On 9 September 2021, India joined Norway, Italy, China and South Korea to possess Full Span Launching Methodology (FSLM) technology after L&T was successfully able to develop it indigenously. NHSRCL will acquire 20 of such machines for their Mumbai-Ahmedabad high-speed rail project in order to ramp up the construction progress. These machines can be further used to build viaducts for elevated roads and rapid transit systems across India.[115][116]

Rolling stock[edit]

Name Origin Manufacturer lines Engine Power supply Maximum speed (km/h) In
Top speed Operational speed Designed speed
E5 Series Shinkansen Japan Japan Hitachi Rail
None Currently,

12 planned

Engineless Electric (25 kV 50 Hz AC) 320 320 320 2026[7] Shinkansen_(bullet_train)_:_The_Hayabusa_super_express_(Series_E5_train)
Vande Bharat India India ICF 2 Engineless Electric 180[117] 130[118] 200[119] 2019[17] Vande Bharat exp.jpg
Tejas India India RCF 4 WAP-7



Diesel Electric

160 130 200 2017[120] Rajendra B.Aklekar.jpg
Gatimaan India India RCF 1 WAP-5 Electric 160 160[53] 160 2016[121] Gatimaan express.jpg
Tejas-Rajdhani India India RCF 4 WAP-7



Electric 160 130 160 2021[122]

Research and Development[edit]

Railway University[edit]

Indian Railways are not yet capable of manufacturing indigenously built high-speed trains, in a step towards it, the Indian railways had planned to set up Railway Universities for students who would help in building modern railway infrastructure. These universities will fill the void left by existing technological universities where Rail Technology was not taught because there were not many students who would take this course, since it did not offer higher-paying jobs. The Rail-wheel interaction is the most important concept which needs more practicality than the textbook concept, this came out as another issue for universities, since it takes a lot of infrastructure to set up test tacks. These issues would be eliminated thanks to dedicated Rail-technological universities.[123]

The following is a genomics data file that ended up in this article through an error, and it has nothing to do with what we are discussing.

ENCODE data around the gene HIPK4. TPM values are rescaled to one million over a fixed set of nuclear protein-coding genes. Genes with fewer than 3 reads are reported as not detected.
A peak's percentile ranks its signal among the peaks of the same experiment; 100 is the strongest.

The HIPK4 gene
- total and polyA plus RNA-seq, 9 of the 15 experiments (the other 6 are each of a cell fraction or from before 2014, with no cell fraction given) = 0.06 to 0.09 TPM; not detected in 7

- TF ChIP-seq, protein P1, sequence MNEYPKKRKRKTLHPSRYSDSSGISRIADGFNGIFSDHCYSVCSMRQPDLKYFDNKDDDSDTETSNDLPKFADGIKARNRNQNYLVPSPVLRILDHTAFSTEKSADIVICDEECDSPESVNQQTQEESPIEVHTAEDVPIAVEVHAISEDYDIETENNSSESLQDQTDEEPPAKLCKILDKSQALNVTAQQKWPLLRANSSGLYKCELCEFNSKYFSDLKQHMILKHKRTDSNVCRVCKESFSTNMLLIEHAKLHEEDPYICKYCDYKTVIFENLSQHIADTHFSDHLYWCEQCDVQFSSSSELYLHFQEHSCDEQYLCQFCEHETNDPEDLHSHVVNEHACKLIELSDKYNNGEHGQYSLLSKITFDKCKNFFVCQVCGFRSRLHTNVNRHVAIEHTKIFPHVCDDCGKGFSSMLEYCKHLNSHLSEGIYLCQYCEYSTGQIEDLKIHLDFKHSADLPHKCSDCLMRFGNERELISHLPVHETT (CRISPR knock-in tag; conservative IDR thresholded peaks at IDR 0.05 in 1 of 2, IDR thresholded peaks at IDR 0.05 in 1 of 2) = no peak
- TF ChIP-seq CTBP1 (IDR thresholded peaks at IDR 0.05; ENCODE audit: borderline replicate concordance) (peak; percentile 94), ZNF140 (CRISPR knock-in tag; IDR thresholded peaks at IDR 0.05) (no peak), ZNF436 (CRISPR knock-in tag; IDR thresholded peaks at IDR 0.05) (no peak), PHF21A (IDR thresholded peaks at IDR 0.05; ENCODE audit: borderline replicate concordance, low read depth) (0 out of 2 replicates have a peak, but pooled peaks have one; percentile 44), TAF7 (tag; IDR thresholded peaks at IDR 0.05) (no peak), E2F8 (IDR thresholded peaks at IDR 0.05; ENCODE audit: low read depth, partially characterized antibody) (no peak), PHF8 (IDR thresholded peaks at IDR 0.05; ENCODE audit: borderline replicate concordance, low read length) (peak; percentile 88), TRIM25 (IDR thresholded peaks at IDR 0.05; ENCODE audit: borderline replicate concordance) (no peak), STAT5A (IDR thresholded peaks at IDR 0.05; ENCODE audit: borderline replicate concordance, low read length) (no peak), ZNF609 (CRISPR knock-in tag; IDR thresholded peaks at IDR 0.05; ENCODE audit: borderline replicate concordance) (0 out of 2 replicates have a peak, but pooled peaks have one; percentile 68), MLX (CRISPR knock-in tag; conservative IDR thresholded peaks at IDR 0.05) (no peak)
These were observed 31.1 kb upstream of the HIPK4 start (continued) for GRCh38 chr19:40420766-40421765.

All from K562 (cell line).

One such Railway University was opened in Vadodara in 2018, inside of the existing National Academy of Indian Railways in the Pratap Vilas Palace of the erstwhile Gaekwad state. Both the institutions would run from this campus until a greenfield campus is constructed. The Ministry of Railways had identified a 100-acre plot in Vadodara for this purpose.[124] In August 2019, the Gujarat government allotted 76.6 acres of land in Waghodia at the 50 percent of market rate to construct the first Railway University. The campus is set to include various academic buildings, training centres and a hostel.[125]

Other institutions[edit]


Speed records[edit]

As of today, Indian Railways is yet to touch the 200 km/h speed mark. Speed and punctuality were never the primary concerns for the railways since safety was always considered a priority. However, with the recent introduction of services such as Gatimaan, Tejas and Vande Bharat Expresses, Indian railways hope to bridge the gap between world standards and themselves.

Date System Type Speed Picture
1947 WP class Steam 100 km/h[14]
682 IndiaDelhiMuseum 19931226.jpg
1969 WDM-4 Diesel 120 km/h[14]
WDM-4 18001 locomotive.jpg
1971 WDM-4 Diesel 130 km/h[14]
WDM-4 18001 locomotive.jpg
1971 WAM-2/3 Electric 140 km/h[14]
Wam-2. SVG.svg
1982 WAM-4B Electric 145 km/h[14]
AJJ WAM4.jpg
1988 WAP-1 Electric 160 km/h[14]
AJJ WAP1.jpg
1996 WAP-4 Electric 169 km/h[14]
BRC WAP4.jpg
June 1997 WAP-5 Electric 184 km/h[14]